After the end of the First World War, the Manakia brothers re-energized themselves in the Monastery, deciding to create their own cinema. On July 7, 1921, they took the leave and rented a generator from Vlachos Christos Kirgios or Kyratzis, who had a printing house, so as to be able to operate their cinema. They signed the agreement on 9 August 1921 and borrowed a projection machine from Kostas Tsimomos, one of the main film distributors in Macedonia. A year later, in 1922, in the autumn, they acquired their own room, which built it on a plot of land that was bought by Thessaloniki's Loukas Brettas. They bought their own machines, they co-operated with other compatriots, but because their activity did not work well, in 1927 the others left the business and only the Manakia cinema stayed in them. In this way they founded their own business. Unfortunately, their cinema was completely destroyed by a fire in 1939.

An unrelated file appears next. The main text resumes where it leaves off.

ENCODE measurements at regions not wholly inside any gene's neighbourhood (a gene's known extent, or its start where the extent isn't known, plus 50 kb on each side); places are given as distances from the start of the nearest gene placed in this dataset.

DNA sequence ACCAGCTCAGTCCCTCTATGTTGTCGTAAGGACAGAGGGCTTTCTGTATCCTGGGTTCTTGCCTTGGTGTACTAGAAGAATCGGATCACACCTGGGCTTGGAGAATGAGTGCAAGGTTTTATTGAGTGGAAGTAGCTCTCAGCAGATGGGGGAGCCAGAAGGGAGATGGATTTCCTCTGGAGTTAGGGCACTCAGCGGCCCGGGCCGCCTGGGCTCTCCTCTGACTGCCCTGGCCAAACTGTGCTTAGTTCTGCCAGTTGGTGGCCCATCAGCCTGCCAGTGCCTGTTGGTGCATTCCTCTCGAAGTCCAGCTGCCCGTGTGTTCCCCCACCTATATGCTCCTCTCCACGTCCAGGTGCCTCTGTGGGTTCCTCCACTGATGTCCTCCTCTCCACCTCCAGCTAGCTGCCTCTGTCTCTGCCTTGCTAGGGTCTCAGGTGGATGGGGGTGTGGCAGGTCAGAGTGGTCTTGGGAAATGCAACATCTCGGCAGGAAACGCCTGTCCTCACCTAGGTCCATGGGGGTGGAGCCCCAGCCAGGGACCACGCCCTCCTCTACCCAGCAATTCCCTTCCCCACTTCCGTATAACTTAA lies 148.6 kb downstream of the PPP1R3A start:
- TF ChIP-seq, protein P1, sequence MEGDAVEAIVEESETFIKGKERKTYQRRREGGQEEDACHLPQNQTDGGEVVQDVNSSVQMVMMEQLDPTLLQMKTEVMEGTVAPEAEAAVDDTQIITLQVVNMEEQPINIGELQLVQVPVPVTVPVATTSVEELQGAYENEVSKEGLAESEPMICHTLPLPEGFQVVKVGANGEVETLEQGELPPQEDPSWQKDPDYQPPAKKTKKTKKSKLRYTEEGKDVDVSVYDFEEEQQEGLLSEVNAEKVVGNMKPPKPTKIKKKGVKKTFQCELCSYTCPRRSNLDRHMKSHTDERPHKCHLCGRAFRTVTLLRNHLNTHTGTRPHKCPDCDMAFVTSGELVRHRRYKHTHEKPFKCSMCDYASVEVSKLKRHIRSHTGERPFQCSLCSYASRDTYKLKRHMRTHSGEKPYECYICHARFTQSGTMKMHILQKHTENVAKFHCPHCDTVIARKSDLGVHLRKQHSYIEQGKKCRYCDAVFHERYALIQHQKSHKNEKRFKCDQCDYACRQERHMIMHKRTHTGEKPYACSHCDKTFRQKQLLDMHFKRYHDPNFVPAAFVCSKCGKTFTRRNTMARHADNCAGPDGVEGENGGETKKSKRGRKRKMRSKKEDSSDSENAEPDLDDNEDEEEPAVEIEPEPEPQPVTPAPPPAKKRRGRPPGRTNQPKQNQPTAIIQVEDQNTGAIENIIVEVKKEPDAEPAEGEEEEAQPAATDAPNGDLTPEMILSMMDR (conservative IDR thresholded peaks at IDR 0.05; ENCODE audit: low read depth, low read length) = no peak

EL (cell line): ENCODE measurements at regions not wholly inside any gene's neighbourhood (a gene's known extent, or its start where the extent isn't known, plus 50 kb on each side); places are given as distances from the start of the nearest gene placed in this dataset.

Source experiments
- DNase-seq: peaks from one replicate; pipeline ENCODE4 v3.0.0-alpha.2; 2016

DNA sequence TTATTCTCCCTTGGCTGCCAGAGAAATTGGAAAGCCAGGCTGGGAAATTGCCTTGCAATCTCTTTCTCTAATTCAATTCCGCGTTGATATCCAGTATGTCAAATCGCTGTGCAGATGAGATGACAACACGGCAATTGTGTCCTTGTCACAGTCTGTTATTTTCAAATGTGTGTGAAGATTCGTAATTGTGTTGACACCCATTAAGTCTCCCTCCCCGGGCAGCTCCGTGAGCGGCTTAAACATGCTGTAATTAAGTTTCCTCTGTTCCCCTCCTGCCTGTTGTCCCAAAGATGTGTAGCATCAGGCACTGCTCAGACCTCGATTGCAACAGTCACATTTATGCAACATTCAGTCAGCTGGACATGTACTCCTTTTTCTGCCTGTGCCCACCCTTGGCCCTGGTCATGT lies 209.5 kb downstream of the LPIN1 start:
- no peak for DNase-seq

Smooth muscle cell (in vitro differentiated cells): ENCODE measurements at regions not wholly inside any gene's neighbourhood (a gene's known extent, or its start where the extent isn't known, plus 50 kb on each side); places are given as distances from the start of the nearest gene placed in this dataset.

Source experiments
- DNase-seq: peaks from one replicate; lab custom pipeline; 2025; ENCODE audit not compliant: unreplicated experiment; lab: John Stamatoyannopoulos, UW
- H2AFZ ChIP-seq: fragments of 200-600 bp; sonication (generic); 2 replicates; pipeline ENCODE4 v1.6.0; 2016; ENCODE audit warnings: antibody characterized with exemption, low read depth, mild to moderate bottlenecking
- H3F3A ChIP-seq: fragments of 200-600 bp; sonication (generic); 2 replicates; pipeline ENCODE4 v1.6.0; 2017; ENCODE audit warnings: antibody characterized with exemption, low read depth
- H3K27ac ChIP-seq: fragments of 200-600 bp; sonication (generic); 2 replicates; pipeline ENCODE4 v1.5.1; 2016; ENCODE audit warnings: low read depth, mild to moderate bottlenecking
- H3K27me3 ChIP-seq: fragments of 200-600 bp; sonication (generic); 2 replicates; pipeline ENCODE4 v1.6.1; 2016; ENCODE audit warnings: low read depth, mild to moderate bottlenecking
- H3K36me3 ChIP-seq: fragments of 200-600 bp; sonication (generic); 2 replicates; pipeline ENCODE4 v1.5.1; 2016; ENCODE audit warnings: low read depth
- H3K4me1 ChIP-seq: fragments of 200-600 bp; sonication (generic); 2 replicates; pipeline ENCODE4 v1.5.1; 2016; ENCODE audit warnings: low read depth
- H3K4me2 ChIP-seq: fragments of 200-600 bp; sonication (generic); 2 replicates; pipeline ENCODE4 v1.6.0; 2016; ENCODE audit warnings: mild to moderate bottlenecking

After the destruction of their cinema, the two brothers split. Giannakis returned to Thessaloniki, where he taught at the Romanian Commercial School and worked as a photographer on the beach. By the end of his life he remained a clever but lonely artist, with artistic anxieties and love. Yannis Manakias died at the age of 76 in Thessaloniki on 19/5/1954, after being struck down by the death of his son Dimitrios at the age of 22. At the end of his life he was deserted and abominable.